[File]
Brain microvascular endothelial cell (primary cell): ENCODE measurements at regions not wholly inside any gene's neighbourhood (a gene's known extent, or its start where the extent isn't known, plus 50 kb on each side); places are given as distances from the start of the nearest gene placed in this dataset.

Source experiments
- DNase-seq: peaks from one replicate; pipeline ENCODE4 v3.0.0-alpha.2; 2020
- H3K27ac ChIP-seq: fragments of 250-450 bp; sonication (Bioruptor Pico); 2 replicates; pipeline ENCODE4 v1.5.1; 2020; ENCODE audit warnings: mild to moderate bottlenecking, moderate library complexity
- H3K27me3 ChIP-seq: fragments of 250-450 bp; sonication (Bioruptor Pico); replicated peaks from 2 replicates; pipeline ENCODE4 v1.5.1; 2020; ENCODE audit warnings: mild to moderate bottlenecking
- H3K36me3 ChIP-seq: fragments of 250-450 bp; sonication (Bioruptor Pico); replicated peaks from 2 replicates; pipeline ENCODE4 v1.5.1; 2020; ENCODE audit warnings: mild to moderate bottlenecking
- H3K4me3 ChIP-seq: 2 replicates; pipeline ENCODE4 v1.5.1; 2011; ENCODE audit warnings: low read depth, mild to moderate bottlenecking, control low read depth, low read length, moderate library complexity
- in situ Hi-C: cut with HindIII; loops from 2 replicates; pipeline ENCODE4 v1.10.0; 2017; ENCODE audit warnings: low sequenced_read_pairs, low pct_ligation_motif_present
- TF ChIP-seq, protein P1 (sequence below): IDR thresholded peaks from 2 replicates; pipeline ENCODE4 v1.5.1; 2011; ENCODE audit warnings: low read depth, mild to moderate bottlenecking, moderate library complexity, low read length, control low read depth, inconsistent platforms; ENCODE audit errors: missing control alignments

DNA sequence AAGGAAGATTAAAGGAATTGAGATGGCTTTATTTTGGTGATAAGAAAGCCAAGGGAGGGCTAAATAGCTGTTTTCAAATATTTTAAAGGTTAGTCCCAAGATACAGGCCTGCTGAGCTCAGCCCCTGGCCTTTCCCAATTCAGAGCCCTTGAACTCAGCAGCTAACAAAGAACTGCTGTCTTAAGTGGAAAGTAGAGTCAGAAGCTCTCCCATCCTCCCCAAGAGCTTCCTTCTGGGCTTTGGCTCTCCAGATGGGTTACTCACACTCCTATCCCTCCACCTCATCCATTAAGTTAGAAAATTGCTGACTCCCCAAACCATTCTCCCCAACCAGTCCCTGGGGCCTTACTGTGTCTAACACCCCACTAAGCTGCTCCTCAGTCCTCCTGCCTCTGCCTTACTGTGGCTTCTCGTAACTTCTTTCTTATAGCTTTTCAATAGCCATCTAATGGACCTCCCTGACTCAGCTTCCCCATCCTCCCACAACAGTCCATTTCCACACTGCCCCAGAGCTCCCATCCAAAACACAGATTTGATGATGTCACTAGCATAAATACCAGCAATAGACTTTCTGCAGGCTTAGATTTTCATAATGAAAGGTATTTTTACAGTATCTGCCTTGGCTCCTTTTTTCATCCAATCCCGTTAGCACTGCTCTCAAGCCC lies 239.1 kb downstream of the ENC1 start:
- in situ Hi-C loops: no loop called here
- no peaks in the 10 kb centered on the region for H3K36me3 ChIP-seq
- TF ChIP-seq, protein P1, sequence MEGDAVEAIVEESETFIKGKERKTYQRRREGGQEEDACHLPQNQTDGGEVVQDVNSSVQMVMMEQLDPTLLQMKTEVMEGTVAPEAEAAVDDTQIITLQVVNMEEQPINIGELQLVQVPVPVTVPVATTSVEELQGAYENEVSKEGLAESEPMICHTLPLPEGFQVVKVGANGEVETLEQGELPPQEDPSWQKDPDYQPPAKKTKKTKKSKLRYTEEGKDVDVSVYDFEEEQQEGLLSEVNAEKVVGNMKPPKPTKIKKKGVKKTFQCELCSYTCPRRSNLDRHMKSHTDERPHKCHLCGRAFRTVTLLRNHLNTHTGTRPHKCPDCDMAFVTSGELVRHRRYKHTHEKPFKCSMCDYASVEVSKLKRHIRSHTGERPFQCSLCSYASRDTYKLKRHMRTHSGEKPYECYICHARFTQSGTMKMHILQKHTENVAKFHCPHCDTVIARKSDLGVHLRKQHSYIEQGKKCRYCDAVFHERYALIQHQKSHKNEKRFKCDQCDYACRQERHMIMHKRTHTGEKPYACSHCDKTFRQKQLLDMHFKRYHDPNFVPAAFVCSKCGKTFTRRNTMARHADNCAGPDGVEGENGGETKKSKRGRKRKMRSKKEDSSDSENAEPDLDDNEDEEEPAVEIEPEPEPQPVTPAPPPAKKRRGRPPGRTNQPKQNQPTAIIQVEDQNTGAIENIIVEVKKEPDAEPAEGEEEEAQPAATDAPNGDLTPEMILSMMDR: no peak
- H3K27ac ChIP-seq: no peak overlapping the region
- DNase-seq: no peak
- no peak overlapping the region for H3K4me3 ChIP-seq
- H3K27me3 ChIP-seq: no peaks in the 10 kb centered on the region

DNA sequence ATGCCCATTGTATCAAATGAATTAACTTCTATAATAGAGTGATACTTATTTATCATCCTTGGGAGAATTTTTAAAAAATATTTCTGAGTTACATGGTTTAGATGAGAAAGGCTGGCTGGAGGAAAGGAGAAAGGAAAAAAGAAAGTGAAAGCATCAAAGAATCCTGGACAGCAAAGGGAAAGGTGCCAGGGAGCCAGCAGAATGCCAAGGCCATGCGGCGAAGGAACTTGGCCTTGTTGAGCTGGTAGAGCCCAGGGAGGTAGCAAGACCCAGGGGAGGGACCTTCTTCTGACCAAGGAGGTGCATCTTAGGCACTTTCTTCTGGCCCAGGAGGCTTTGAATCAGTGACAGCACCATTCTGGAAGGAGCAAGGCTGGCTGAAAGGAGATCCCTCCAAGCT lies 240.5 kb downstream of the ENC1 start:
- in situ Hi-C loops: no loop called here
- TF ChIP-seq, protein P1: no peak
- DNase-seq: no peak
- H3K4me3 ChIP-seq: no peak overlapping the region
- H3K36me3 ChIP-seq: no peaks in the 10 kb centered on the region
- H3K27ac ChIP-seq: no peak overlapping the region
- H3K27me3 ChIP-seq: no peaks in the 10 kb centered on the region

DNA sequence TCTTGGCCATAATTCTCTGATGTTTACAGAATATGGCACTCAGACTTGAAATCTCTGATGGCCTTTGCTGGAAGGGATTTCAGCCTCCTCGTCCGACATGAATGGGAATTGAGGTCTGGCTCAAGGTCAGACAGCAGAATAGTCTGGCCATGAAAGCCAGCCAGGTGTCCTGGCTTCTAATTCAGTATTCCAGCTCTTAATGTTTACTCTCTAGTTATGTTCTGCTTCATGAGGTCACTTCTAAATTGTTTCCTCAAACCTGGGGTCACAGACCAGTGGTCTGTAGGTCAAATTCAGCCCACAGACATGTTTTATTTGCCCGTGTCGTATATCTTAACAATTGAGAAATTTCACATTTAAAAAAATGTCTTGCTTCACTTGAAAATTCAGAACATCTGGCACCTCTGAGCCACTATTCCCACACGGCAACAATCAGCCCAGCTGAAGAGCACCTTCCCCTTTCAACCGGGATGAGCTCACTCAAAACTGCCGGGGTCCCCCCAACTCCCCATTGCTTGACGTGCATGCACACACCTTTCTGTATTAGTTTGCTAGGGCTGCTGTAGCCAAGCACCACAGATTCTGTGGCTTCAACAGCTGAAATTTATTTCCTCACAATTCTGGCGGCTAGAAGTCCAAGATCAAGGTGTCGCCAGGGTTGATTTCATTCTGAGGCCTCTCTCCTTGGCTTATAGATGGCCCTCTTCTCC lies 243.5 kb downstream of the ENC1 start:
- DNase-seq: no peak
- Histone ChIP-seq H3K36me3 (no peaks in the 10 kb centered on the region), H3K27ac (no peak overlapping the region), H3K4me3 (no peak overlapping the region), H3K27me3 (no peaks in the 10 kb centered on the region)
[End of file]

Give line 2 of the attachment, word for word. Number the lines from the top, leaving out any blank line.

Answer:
Source experiments